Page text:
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Wacom enters the iPad stylus market (again) with the Bamboo Sketch

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Wacom enters the iPad stylus market (again) with the Bamboo Sketch

Don't have an iPad Pro? Wacom is trying to make yet another stylus for you.

Wacom has been making styluses for digital drawing since what sometimes feels like the dawn of time (the 1980s); the company is widely considered one of the leaders in graphics tablets and styluses, though Apple's iPad Pro and Microsoft's Surface Pro have put recent pressure on the industry giant.

But what if you don't have need for an iPad Pro or one of Wacom's high-end Mac and PC drawing tablets? Well, the company suspects it can win you over with a different sort of drawing experience: A third-party stylus for your iPhone or iPad.

This isn't Wacom's first entry into the iOS market — not by a long shot — but the Bamboo Sketch is arguably the culmination of seven years of experimentation.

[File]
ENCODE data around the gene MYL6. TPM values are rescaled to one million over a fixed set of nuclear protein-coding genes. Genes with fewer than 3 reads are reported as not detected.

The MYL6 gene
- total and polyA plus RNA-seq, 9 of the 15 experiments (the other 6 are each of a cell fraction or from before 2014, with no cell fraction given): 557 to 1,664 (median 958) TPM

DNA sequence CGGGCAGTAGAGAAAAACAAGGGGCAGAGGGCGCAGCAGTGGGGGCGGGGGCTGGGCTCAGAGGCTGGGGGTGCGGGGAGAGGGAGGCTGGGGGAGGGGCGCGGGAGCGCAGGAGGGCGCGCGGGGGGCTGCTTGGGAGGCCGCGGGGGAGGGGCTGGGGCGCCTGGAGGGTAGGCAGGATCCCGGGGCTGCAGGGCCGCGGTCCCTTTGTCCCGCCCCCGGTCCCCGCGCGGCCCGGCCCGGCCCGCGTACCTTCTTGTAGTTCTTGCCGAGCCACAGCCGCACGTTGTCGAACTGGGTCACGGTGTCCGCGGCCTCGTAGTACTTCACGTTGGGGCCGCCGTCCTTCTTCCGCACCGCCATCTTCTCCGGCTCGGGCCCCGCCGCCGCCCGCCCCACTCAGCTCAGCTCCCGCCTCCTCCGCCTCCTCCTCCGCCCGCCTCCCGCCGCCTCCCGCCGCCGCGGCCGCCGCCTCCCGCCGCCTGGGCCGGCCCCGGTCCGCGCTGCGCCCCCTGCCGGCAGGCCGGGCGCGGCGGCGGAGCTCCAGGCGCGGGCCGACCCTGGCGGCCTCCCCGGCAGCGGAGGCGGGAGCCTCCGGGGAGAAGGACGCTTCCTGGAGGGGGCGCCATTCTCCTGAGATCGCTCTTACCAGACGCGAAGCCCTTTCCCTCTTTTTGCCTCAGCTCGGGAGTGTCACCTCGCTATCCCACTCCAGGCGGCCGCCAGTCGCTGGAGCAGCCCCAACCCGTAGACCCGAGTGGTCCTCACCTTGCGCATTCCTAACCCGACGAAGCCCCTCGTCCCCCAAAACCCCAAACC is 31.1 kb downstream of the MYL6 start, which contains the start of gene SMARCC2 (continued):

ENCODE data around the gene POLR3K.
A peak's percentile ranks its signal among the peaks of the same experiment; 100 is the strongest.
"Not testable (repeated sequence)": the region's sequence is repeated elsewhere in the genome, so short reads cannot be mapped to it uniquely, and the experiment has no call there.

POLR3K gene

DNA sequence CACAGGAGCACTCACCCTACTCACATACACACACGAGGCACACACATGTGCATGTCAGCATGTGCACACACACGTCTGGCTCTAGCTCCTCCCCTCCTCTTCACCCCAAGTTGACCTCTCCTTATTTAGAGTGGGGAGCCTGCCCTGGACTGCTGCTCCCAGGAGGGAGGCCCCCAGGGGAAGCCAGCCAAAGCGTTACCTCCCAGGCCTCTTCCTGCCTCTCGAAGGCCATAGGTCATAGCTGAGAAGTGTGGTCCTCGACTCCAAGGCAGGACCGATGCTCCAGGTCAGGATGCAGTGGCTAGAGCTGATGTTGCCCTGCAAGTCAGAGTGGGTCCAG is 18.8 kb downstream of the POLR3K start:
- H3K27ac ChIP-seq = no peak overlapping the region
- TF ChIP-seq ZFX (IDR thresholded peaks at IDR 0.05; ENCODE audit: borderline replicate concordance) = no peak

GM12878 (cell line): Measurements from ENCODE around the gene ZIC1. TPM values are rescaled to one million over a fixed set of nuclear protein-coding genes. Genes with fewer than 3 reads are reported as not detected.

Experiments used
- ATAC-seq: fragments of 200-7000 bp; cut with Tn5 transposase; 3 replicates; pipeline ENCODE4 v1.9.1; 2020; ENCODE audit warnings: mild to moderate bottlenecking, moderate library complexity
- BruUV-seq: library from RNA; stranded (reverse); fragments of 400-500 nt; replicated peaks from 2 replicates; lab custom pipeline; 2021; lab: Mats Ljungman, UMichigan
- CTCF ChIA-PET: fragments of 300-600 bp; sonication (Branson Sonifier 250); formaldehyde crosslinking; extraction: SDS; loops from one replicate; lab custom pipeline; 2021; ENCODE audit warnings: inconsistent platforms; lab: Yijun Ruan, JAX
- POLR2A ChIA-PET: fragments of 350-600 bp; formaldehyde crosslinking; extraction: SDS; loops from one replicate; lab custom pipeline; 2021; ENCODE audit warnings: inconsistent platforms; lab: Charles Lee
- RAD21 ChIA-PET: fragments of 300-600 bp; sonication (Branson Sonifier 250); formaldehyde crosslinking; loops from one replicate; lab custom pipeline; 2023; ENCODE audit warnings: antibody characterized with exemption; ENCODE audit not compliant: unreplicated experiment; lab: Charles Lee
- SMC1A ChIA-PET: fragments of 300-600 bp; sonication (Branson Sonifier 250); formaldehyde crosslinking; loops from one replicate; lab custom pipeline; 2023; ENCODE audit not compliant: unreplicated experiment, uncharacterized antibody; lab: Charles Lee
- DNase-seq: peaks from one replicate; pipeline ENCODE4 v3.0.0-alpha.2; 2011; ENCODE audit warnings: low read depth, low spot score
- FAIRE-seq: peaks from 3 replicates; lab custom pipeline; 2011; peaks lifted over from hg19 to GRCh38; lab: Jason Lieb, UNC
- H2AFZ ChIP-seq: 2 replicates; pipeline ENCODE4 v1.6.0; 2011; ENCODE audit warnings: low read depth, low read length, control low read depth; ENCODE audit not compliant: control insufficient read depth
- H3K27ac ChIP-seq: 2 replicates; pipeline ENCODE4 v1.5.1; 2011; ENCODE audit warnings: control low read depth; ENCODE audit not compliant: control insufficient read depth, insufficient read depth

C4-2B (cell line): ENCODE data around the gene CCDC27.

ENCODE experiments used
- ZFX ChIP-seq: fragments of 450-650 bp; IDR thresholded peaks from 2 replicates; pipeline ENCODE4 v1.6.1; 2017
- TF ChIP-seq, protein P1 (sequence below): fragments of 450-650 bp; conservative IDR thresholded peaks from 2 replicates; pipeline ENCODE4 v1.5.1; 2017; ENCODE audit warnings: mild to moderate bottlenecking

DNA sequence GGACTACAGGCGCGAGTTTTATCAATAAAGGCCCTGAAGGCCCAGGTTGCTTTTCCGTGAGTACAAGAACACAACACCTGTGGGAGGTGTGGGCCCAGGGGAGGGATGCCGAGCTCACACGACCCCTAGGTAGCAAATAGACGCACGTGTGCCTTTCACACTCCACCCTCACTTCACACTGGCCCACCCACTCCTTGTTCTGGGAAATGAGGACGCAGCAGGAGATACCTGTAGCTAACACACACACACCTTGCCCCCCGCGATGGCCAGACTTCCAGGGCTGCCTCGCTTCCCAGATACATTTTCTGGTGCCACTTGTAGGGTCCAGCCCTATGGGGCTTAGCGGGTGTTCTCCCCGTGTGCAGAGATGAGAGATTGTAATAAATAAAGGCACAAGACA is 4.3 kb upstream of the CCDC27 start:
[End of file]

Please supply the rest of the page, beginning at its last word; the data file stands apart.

The pen is a Bluetooth-connected, 1.9mm nib stylus (in the vein of the Bamboo Fineline) that requires the iPhone 6 or later to function, but it offers the nicer build quality of the Intuos Creative Stylus 2 — along with its pressure sensitivity, carrying case, and a built-in function button. Wacom also provides two different styles of nib, "soft" and "firm," so that you can slightly alter your drawing experience.

Like most of Wacom's creative stylus options, the Sketch is limited to apps that have incorporated the company's SDK, including Adobe's suite of apps, Astropad, and Sketch Club; the company also offers full support for its own Bamboo Paper application, including Wacom's Inkspace, a Google Drive-style repository for storing drawings and notes.

I'll try and get my hands on a Wacom Sketch soon to do some proper testing, but I have to admit that I'm skeptical about this newest offering: Having used all of Wacom's Bluetooth and fineline options, the company has frequently run into problems with line accuracy, especially at small sizes. We'll just have to wait and see.

What about you, iMore? Would you buy a non-Apple Bluetooth-connected stylus, or are you content to draw with your finger or a cheap rubber-nib stylus on an iPhone?

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